Realistic shear is obtained in the model using a momentum-conserving shear adjustment scheme representing the effect of unresolved shear instabilities and other processes not included in the wave-transport parameterization. This device, together with a QBO amplitude profile based on the equatorial wave phase speeds, motivates an (otherwise inviscid) analytic QBO solution in the underdamped, quasi-compressible case. The simple analytic solutions replicate most aspects of the numerical solution, display a similar dependence on wave flux at the lower boundary and provide reasonably accurate estimates of QBO period in the inviscid limit. When the turbulent Prandtl number is increased above unity, the QBO period decreases, so that a slightly smaller wave flux is adequate, and the vertical structure is more realistic near the tropopause. The analytic solution is inviscid except for shear adjustment, and viscous damping of the jet maximum is neglected. This damping might be important in situations where the source spectrum has a momentum flux peak near the maximum jet speed, making the evolution sensitive to diffusion of the extrema. With smooth spectra the oscillation should not be sensitive to weak diffusion and resulting small variations of jet strength.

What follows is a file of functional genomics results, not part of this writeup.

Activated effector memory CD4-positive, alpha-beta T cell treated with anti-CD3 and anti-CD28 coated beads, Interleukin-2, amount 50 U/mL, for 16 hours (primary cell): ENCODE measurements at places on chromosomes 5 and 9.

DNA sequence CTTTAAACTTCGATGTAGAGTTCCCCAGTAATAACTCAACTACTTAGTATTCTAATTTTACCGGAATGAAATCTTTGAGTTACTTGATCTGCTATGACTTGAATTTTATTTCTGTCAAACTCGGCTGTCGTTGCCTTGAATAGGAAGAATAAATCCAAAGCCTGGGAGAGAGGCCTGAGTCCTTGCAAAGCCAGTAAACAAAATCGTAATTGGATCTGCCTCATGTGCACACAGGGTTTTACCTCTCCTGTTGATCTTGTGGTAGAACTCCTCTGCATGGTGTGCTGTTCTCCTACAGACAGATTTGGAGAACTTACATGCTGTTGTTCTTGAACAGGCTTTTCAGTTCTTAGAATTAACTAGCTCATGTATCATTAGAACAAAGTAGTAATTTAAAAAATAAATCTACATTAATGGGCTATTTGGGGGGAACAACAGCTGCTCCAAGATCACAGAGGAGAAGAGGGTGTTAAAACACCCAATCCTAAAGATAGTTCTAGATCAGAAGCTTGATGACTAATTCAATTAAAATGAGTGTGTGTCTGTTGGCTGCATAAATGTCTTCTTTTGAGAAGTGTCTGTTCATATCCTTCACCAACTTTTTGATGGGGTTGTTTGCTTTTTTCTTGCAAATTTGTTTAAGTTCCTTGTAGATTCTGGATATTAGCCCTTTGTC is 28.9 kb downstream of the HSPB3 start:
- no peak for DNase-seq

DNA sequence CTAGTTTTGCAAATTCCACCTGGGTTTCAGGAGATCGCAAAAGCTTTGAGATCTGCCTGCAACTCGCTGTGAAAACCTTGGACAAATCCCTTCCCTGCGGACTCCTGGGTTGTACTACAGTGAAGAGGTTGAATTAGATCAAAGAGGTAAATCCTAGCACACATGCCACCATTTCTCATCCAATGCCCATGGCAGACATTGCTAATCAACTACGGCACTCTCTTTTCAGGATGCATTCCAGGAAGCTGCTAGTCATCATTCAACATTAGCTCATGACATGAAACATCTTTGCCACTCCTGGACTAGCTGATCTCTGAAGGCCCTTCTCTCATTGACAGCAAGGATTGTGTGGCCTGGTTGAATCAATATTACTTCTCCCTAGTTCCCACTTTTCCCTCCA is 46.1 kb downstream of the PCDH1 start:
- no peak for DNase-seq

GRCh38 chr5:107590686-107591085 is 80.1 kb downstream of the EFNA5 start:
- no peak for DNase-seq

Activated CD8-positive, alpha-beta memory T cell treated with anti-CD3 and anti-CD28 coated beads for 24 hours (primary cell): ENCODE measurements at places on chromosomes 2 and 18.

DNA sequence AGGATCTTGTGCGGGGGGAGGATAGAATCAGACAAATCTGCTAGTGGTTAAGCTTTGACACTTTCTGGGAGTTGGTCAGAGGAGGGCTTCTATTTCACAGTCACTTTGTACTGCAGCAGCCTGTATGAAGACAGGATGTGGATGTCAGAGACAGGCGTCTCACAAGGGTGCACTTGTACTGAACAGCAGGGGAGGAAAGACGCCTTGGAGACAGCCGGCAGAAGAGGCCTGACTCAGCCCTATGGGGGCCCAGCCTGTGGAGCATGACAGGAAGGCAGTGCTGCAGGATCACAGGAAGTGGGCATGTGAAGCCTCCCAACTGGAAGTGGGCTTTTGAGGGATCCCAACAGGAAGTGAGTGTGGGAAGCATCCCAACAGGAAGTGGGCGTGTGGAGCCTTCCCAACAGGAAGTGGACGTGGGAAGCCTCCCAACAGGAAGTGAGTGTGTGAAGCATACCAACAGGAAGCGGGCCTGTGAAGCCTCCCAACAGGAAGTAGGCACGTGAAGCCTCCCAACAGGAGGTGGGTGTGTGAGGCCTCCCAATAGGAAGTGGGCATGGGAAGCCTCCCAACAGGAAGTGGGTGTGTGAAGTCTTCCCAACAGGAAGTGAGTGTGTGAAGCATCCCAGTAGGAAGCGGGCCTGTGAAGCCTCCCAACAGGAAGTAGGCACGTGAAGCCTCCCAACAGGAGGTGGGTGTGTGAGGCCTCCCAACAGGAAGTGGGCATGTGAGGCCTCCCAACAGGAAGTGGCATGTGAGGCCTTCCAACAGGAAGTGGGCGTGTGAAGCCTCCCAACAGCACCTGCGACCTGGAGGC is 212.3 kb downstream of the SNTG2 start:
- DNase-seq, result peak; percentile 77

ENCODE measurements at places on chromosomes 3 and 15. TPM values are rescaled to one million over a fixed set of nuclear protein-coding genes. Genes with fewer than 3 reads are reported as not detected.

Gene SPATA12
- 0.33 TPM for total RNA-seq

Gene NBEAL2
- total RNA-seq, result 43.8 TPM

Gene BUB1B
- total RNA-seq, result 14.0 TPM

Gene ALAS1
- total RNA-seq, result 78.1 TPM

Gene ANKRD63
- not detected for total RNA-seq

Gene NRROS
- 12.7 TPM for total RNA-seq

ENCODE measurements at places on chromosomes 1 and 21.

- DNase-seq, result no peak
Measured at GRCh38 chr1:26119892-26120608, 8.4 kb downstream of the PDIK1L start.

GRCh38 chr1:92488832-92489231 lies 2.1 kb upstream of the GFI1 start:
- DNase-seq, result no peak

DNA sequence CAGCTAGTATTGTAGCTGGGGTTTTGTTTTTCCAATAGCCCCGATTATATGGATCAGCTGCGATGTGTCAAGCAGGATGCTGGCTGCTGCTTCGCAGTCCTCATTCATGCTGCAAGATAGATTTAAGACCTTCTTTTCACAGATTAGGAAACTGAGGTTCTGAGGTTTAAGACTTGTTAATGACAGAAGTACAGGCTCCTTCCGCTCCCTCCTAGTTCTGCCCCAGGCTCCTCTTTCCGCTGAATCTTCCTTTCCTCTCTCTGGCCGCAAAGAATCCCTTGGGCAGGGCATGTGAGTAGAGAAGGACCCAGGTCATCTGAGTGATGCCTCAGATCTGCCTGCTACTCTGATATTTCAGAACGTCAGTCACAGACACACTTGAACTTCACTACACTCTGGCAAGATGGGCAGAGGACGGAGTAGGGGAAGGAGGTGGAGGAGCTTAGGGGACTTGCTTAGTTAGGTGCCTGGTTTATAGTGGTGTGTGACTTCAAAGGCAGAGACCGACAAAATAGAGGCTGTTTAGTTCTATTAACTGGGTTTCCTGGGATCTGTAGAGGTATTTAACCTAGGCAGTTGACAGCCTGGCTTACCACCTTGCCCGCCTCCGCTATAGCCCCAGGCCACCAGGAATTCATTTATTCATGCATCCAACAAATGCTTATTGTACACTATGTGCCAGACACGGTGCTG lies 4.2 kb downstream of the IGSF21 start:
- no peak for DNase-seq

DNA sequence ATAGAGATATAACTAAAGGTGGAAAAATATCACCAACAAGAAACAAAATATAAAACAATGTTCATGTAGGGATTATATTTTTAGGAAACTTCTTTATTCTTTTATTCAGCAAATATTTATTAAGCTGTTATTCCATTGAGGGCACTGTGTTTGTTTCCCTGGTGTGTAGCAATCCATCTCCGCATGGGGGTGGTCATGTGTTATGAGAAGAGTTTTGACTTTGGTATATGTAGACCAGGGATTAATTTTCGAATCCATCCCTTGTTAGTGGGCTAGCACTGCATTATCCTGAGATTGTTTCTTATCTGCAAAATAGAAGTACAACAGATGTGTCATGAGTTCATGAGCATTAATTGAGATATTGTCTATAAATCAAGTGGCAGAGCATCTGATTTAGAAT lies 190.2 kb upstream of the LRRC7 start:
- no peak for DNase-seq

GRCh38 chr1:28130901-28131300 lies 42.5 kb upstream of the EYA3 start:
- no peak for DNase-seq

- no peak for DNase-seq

The analytic solution is valuable not only for estimating QBO behavior but also in focusing the discussion of QBO dynamics on three issues of importance, namely, the vertical amplitude profile of the QBO, the strength of mean vertical shear, and shape of the momentum flux spectrum.

a. Oscillation amplitude